Why Boehner had 'no choice' but to support Obama on Syria

In a hyperpartisan Washington, House Speaker John Boehner backing President Obama on anything seems extraordinary. But in the case of Syria, not backing him could be worse.

Carolyn Kaster/AP
President Obama (r.) talks with House Speaker John Boehner (R) of Ohio prior to speaking to media in the Cabinet Room of the White House in Washington Tuesday to discuss the situation in Syria.

When House Speaker John Boehner came out Tuesday in support of President Obama’s call to action in Syria – followed quickly by the No. 2 House Republican, Eric Cantor – Washington erupted in gasps.

How often, after all, in the hyperpartisan world of the nation’s capital, does that happen on any issue?

But really, the show of national unity over proposed military action in Syria, following that country’s alleged use of chemical weapons against its own people, isn’t all that surprising, analysts say.

“They [Republican House leaders] really had no choice – that’s my sense,” says Cal Jillson, a political scientist at Southern Methodist University in Dallas. “I think they understood what [Republican Sen. John] McCain said yesterday – that to say no, as the British Parliament did, would be a devastating blow to American credibility.”

But it’s also clear, in light of two new polls out Tuesday, that Mr. Obama has his work cut out in convincing the American public – and by extension, Congress – that military involvement in yet another country is a good idea.  

A survey by the Pew Research Center taken Aug. 29 to Sept. 1 finds both “broad concern over the possible consequences of military action in Syria and little optimism it will be effective,” the Pew report says.

Nearly half the American public – 48 percent – opposes military airstrikes against Syria over its reported use of chemical weapons, versus 29 percent of Americans who support such action.

An ABC News poll found both greater opposition and greater support, with 59 percent of Americans opposing unilateral missile strikes and 36 percent in support. The poll, taken Aug. 28 to Sept. 1, also showed that if the US works in alliance with other countries, support for action rises to 46 percent, with 51 percent opposing. France has said it is willing to participate.

The House Republican leaders made clear in their statements Tuesday that the burden is on Obama to convince members of Congress from both parties that US military involvement in Syria’s civil war is a good idea.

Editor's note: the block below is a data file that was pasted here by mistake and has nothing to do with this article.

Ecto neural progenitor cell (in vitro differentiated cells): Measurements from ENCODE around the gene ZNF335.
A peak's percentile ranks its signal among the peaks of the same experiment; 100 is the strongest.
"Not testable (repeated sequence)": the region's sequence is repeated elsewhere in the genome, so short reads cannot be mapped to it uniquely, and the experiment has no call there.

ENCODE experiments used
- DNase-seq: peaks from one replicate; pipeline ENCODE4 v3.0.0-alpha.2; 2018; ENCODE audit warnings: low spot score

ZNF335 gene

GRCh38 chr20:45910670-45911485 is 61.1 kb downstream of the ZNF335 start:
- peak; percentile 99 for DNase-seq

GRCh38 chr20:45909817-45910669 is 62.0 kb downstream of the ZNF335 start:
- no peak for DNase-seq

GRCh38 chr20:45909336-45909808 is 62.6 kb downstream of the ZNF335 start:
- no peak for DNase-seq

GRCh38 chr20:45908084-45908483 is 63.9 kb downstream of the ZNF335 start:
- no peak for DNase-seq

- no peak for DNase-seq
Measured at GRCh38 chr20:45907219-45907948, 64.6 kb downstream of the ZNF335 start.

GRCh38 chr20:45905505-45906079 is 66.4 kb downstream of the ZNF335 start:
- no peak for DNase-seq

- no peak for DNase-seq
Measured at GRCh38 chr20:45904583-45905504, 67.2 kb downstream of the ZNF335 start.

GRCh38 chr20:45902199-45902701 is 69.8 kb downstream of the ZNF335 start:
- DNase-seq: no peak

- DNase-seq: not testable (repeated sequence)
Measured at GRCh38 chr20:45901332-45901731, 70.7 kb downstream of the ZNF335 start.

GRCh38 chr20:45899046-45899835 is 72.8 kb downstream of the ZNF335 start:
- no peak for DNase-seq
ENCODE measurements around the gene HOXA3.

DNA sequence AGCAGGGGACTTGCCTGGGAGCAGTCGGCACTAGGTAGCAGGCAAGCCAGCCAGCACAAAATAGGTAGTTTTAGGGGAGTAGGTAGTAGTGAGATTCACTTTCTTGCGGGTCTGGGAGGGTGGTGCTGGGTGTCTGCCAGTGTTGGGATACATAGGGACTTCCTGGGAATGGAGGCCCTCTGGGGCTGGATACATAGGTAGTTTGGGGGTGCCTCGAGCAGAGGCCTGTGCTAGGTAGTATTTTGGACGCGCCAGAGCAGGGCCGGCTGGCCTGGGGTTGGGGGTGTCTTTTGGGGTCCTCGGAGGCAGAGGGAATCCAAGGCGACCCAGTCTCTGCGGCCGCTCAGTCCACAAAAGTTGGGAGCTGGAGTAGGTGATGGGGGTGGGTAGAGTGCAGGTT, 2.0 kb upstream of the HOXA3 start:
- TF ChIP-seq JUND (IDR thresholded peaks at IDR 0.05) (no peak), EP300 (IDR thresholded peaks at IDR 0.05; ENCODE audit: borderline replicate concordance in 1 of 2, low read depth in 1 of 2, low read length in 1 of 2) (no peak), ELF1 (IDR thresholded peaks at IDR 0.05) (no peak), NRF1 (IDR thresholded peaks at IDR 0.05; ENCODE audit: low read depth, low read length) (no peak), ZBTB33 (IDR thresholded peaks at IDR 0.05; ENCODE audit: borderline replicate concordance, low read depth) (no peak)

“Understanding that there are differing opinions on both sides of the aisle, it is up to President Obama to make the case to Congress and to the American people that this is the right course of action, and I hope he is successful in that endeavor,” Representative Cantor said in a statement.

On Saturday, Obama surprised the world by saying he would seek authorization from Congress before using force against the regime of President Bashar al-Assad, even though he believes he has the right to act without Congress’s approval. The move to win congressional buy-in represents a gamble for a president, who has struggled to advance his second-term agenda via legislative action on a host of issues.

Almost 200 members of Congress – more Republicans than Democrats – had signed letters to Obama saying the Constitution required congressional approval before he could launch military action. So while Obama rejects the idea that such approval is required, he has satisfied the demand for congressional involvement, and perhaps called some members’ bluff.

Obama also has history on his side. Congress has never rejected a president’s request for military force, said Richard Grimmett, a former international security specialist for the Congressional Research Service, in an interview with Bloomberg News.

History also shows US public support for military action grows once an operation is underway.

In his remarks Saturday, Obama acknowledged the American public’s war-weariness, after more than a decade at war, and pledged to keep action in Syria targeted.

“This would not be an open-ended intervention, we would not put boots on the ground,” Obama said. “Instead, our actions would be designed to be limited in duration and scope.”

The president did not say what he would do if Congress voted against authorization. But a defeat would clearly be devastating to his prestige, both in Washington and on the world stage. Conversely, victory in Congress would bolster his image as a leader, and could boost his capital as he heads toward tough negotiations over funding the government and lifting the debt ceiling.

Tuesday night, Obama leaves the country for three days – first to Sweden and then Russia for the G20 economic summit. By absenting himself from Washington, he may in fact help his cause in getting the Syria measure through Congress. Obama often complains that some Republicans oppose anything he is for, and so leaving the lobbying to others could prove fruitful.

Throughout the week, all members of Congress are invited to administration briefings on the situation in Syria, including detailed intelligence on the alleged attack. Senior aides to the president told reporters last Saturday that they would offer several arguments for military action: that it would show support for its ally Israel; that American legitimacy is at stake; and that if the use of chemical weapons goes unanswered, they could be used against the United States some day.

On Aug. 21 the Syrian government allegedly used deadly sarin gas that killed some 1,400 people. A year ago, Obama said use of chemical weapons by the Assad regime would cross a “red line,” suggesting US retaliation. A failure to act would render the president’s words hollow, supporters of military action say.

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